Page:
Janice is 60 years old and, for many years, sold sex. "The police knew us and our flat and knew it was run well," Janice tells Broadly. Under British law, the flats she worked from would be classed as brothels by virtue of the fact that more than one sex worker was based there. For a while, police turned a blind eye. Then in 2012, the flat was raided.
"It was a terrible shock when they turned against me," she says.
During the raid, £13,000 in money and jewelry was confiscated by the police under the Proceeds of Crime Act (POCA). According to Janice, both had been given to her by her mother. However, as her mum was dead and she had no paper evidence of the gift, they were seized. Janice was ordered to pay an additional £2,000 in court costs for challenging the confiscation order.
Two weeks after the case finished, the flat was raided again and Janice was prosecuted for brothel keeping. At the trial, Janice was found not guilty. However, the initial £13,000 wasn't returned and she still owed the court fees from the initial POCA challenge.
Janice is now in the process of complaining to the Independent Police Complaints Commission. "They took my life savings, including money from my mom," she says. "They even tried to take my home. I was left with nothing after a lifetime of hard work. I'm not young anymore and don't know how I'll manage. My life has been turned upside down. My family found out what job I was doing and that has caused a lot of upset."
Janice's story isn't unique. Last year, Kent Police confiscated nearly £40,000 from two women accused of running a brothel in Folkestone. One woman was forced to sell her home to pay the confiscation order or face an additional jail sentence.
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Commenting at the time, Detective Chief Inspector Emma Banks said: "Officers worked long and hard to bring this particular case to its conclusion and this demonstrates that we will use the Proceeds of Crime Act wherever and whenever possible."
POCA was created in 2002 to aid the recovery of assets gained through criminal activity. Between its implementation and 2013, more than £12 million has been confiscated by the police relating to brothels, prostitution, pornography, and pimps. Of this, the police were awarded £2.26 million and the Crown Prosecution Service £1.78 million.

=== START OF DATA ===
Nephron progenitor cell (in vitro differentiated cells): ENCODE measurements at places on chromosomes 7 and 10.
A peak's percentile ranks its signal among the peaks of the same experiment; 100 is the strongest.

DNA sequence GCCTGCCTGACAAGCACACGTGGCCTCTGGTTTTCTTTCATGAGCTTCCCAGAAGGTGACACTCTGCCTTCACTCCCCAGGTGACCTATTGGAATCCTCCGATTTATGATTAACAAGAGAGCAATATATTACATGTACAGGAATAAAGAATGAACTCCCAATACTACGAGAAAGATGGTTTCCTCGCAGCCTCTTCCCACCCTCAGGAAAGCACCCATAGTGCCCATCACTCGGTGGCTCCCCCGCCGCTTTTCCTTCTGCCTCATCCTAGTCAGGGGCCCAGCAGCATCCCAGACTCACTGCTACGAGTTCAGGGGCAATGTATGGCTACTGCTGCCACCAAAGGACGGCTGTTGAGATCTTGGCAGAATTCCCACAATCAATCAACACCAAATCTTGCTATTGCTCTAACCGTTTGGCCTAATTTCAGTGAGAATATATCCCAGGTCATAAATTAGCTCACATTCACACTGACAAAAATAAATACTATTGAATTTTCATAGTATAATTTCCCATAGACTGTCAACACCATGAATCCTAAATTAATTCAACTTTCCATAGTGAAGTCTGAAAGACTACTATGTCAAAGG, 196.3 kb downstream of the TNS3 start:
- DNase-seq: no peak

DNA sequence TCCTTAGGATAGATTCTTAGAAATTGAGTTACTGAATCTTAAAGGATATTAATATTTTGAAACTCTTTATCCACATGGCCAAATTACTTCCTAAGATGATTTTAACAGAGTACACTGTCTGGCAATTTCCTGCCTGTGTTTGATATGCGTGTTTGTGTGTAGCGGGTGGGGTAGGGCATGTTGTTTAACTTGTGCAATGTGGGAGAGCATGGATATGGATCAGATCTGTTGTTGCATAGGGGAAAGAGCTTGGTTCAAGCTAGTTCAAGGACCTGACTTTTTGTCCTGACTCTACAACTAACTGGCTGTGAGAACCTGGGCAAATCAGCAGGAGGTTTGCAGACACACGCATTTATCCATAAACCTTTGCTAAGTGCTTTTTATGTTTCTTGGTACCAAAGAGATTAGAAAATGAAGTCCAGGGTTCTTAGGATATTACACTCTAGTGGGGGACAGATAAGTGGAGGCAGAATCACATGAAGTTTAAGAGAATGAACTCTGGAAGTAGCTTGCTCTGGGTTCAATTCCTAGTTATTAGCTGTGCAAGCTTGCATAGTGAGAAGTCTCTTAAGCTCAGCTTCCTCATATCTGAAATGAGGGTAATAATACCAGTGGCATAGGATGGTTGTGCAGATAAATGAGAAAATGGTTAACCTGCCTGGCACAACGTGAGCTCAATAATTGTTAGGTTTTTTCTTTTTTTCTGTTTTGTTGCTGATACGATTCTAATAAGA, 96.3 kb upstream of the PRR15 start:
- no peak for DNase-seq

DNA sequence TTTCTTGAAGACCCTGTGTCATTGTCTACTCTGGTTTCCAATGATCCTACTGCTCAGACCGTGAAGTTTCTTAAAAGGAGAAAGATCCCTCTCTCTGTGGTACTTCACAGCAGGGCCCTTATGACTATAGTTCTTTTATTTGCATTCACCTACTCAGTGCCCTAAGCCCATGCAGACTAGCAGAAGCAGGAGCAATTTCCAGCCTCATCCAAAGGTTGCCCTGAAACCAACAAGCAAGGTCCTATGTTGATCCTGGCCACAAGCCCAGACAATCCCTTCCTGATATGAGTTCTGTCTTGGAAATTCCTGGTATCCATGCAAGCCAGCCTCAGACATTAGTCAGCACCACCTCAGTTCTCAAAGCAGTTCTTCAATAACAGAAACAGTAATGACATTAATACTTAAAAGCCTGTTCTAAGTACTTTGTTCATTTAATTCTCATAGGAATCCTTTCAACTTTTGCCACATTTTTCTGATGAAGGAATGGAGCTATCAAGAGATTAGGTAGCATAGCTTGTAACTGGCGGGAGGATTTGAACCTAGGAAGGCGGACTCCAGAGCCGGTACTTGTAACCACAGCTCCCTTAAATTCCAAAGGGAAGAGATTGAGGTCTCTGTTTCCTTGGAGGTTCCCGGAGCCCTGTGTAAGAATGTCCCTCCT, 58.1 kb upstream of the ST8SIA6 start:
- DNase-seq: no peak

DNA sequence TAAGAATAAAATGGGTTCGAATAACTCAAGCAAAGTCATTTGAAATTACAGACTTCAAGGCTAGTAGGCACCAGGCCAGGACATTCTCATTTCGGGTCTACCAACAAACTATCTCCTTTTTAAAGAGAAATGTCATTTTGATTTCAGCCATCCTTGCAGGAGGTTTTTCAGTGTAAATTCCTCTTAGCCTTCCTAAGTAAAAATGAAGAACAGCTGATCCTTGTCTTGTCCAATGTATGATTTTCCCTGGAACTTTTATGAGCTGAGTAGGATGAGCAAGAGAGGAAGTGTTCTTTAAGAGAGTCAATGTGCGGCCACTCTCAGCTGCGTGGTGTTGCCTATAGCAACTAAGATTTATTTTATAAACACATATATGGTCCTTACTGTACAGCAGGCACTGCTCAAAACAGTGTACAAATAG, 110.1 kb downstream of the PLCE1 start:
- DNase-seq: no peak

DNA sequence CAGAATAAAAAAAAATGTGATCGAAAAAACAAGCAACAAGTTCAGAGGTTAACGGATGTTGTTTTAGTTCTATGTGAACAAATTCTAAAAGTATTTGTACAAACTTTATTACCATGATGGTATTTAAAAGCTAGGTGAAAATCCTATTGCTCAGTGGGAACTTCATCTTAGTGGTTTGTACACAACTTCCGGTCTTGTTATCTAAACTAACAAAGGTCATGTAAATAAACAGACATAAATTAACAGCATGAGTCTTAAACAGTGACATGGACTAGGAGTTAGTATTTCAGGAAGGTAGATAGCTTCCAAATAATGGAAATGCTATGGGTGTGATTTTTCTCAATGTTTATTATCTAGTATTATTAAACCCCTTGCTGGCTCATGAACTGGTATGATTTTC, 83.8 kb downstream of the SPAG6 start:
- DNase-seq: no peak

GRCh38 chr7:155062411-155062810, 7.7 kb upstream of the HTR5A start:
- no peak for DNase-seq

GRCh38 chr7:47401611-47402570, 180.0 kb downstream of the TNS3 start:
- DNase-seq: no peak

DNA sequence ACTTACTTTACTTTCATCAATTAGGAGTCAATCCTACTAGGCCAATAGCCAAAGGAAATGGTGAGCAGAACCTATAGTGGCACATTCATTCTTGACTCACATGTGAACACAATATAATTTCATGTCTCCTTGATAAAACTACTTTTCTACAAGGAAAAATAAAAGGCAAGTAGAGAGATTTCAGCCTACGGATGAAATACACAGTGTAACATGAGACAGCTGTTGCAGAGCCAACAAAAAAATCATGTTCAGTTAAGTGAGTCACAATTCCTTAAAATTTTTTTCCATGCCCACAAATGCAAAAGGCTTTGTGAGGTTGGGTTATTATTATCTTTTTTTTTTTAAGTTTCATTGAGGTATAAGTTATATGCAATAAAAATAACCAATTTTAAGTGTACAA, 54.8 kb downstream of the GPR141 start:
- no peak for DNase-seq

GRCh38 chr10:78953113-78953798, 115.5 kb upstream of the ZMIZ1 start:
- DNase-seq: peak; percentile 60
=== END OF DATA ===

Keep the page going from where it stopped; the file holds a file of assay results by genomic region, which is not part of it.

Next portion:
It can be used under civil legislation, meaning the burden of proof is reversed: the defendant must prove where assets came from. The burden of proof is lower under civil legislation, so POCA can be used even when a criminal conviction might not be possible. In a criminal trial, the case must be proved beyond a reasonable doubt; whereas in a civil trial, one party's case need only be more probable than the other.
In another 2015 case, a former sex worker was pursued under POCA ten years after her conviction. A decade ago, she had been busted for working with another woman. Although she only had £300 in assets at the time, it was estimated she had made £50,000 from selling sex.
Last year, she was back in court after the prosecution discovered she now owned a house. Although the woman is now a care worker earning £19,000 a year, the judge gave her six months to hand over £50,000 or face an 18 month prison sentence.
"What POCA has done is make some things more simplistic," Mick Beattie of the Regional Asset Recovery Team tells Broadly. "Prior to this legislation it was often necessary to prove direct links between actual offending and criminal property ownership. Now the court has more discretion and under certain circumstances can make an assumption, based on the evidence presented to them, that suggest the asset is a result of criminal activity."
However, Alex Feis-Bryce, CEO of National Ugly Mugs, a scheme that provides safety alerts for an estimated 20,000 sex workers, believes that police pursuit of sex workers' assets is taking the place of protecting their safety.
[Police] can take every penny earned from years of hard work—her house, her savings, her car, her jewellery, even her children's and other family members' money.